My friend Ben Casnocha has a fantastic blog post on luck, which I have quoted in several of my speaking engagements.
A lot of things are important (passion, connections, emotional
intelligence, etc.) but luck doesn’t seem to be talked about much.
I don’t buy into the hype around “hard work.” Hard work is
important, but not the primary ingredient for successfully starting
something (be it a business, project, whatever). In my view, luck is
the single most underrated component of success.
There are many things you can do to maximize your chances of being lucky.
First, expose yourself to as much randomness as possible. Attend
conferences no one else is attending. Read books no one else is
reading. Talk to people no one else is talking to. Think and be
different. This has happened more times than not: I start talking to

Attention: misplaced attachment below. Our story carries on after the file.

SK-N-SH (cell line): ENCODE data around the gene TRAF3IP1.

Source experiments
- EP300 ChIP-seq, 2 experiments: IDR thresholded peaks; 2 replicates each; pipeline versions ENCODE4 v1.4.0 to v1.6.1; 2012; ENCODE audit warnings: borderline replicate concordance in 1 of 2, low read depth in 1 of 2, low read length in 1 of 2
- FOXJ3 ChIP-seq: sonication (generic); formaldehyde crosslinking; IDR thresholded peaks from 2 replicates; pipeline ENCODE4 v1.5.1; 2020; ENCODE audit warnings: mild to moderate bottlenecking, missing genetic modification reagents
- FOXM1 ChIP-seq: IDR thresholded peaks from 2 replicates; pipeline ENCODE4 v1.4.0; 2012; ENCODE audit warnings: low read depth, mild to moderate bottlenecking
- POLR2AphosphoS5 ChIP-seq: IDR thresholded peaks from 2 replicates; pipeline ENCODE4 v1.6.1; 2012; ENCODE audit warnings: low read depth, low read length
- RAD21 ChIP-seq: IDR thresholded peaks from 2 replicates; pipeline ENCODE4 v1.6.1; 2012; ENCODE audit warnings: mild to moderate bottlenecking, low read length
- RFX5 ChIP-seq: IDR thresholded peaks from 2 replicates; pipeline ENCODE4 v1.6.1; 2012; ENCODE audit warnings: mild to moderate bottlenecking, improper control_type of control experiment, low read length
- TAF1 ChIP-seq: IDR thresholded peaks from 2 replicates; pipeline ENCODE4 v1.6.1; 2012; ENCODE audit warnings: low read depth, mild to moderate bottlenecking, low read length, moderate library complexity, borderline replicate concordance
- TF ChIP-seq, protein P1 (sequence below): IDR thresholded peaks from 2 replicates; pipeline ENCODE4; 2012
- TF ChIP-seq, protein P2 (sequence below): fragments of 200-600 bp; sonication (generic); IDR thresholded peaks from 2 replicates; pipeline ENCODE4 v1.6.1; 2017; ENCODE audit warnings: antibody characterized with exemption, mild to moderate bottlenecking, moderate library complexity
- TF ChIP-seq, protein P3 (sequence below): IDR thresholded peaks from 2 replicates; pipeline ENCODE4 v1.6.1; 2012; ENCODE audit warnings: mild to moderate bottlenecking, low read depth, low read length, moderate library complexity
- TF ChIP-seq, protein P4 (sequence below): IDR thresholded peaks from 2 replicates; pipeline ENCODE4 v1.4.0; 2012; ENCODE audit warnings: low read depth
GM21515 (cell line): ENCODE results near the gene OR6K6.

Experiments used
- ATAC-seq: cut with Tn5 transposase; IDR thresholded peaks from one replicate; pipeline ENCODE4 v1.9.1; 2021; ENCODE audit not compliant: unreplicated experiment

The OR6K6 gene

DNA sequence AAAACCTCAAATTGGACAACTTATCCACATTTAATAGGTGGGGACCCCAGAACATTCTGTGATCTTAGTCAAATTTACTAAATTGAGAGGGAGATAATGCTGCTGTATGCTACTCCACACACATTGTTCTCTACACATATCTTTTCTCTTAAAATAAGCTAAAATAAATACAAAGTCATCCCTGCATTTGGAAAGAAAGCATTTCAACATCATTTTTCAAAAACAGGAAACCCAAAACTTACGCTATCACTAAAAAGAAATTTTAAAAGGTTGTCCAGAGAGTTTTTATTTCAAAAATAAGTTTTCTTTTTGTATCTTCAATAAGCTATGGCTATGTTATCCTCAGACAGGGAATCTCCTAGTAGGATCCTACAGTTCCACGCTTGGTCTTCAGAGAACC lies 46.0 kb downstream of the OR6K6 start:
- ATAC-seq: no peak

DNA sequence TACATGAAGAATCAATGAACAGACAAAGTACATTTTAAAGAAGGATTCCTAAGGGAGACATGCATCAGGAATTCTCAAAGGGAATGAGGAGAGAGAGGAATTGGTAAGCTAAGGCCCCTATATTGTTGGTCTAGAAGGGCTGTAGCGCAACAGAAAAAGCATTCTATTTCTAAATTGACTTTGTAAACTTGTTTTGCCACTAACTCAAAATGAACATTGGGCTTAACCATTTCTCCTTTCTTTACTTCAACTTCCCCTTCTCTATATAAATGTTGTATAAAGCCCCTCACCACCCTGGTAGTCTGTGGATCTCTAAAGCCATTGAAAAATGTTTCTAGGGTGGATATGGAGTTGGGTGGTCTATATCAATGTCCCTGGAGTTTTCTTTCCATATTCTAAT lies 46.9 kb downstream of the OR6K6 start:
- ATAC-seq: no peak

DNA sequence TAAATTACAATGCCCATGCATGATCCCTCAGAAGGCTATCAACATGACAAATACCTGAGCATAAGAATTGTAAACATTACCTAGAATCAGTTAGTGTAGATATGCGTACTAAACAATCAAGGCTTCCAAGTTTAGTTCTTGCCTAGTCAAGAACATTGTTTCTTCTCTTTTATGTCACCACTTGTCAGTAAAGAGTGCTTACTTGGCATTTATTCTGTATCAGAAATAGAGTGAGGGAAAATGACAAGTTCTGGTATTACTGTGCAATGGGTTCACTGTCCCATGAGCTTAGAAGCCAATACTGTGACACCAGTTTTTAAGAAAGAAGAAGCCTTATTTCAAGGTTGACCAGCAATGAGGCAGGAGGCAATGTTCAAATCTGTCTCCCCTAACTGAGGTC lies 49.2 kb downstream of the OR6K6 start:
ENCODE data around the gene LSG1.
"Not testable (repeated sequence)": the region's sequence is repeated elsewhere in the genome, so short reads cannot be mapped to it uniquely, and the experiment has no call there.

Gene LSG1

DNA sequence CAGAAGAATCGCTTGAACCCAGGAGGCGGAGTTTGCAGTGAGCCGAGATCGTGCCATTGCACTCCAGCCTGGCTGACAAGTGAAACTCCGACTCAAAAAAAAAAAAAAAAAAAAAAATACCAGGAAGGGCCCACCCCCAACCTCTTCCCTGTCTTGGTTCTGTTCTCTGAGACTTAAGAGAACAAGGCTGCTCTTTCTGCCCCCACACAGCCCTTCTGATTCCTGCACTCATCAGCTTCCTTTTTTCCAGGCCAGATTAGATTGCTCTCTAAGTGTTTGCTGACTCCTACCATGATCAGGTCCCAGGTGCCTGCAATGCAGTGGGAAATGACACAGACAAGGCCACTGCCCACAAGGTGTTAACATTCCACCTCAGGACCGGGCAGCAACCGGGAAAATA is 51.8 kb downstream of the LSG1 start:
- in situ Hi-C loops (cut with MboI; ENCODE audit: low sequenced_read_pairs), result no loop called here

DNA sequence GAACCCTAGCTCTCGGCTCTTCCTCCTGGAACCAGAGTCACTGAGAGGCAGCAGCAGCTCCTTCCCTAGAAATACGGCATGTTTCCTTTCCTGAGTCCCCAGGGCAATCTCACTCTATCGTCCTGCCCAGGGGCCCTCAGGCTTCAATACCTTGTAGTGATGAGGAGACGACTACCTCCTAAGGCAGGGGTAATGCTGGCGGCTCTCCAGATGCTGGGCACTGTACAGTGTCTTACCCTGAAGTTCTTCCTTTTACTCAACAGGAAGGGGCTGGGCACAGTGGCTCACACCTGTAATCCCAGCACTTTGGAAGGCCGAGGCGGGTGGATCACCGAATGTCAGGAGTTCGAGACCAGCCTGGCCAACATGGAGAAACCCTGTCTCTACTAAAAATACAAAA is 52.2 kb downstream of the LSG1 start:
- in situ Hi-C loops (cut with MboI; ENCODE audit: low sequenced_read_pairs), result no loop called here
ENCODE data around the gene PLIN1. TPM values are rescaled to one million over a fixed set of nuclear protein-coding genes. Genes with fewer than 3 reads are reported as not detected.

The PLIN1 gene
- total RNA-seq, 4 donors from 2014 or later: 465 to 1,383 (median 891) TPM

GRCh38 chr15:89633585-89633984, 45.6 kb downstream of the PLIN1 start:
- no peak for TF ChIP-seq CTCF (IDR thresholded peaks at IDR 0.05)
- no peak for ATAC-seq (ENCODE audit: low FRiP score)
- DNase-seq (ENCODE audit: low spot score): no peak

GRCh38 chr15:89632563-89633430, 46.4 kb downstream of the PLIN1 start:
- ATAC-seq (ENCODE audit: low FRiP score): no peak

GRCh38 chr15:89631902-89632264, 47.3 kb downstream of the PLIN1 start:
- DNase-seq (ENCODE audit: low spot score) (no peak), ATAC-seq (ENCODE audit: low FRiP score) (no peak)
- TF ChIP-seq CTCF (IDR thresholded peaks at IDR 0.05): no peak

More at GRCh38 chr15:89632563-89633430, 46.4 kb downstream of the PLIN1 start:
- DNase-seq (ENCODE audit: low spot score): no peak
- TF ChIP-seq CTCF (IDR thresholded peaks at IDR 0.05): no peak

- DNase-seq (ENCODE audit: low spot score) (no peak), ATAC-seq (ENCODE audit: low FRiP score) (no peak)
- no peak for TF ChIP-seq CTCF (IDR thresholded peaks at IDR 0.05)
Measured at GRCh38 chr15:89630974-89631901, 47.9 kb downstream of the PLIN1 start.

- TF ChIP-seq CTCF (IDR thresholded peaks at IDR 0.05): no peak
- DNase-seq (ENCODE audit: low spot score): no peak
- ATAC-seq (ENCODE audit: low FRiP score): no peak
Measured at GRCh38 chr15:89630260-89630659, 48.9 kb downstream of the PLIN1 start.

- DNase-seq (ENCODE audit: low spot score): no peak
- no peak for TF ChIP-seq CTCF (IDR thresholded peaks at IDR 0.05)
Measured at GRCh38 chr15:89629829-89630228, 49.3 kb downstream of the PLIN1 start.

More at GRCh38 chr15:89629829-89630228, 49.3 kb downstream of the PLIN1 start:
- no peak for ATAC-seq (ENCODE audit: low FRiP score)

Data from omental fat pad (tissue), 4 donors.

someone at a dinner party, without any specific goal in mind, and he
just happens to know someone else who just happens to know something
critical for my business. That’s luck. That’s randomness.
Second, trust in probabilities of luck. I think life works in
valleys and mountains. Every time luck doesn’t go my way I believe a
piece of good luck is right around the corner. Every time I get lucky I
prepare myself for weathering a dip. Knowing this, I can always
mitigate a rough stretch and make the most of the good times.
Third, trick yourself. Self-deception is essential to maintain high
self-esteem. It’s OK to take more credit than you deserve, in your own
mind, for successes. It’s OK to think that you can outwork and
outpassion anyone who competes with you. It’s OK to attribute soaring
victories to a tireless work ethic. It’s OK if these are slight
exaggerations. After all, how many people attribute “good luck” to
their wins? Way less than people who attribute “bad luck” to their
losses! Stay humble, especially on the outside, but consider yourself
(privately) as unstoppable.
It’s very easy to dish out advice. Ask 20 entrepreneurs for their 20
keys to success and you’ll get 20 different, passionate answers. All
So, it’s time to stop listening and take the plunge!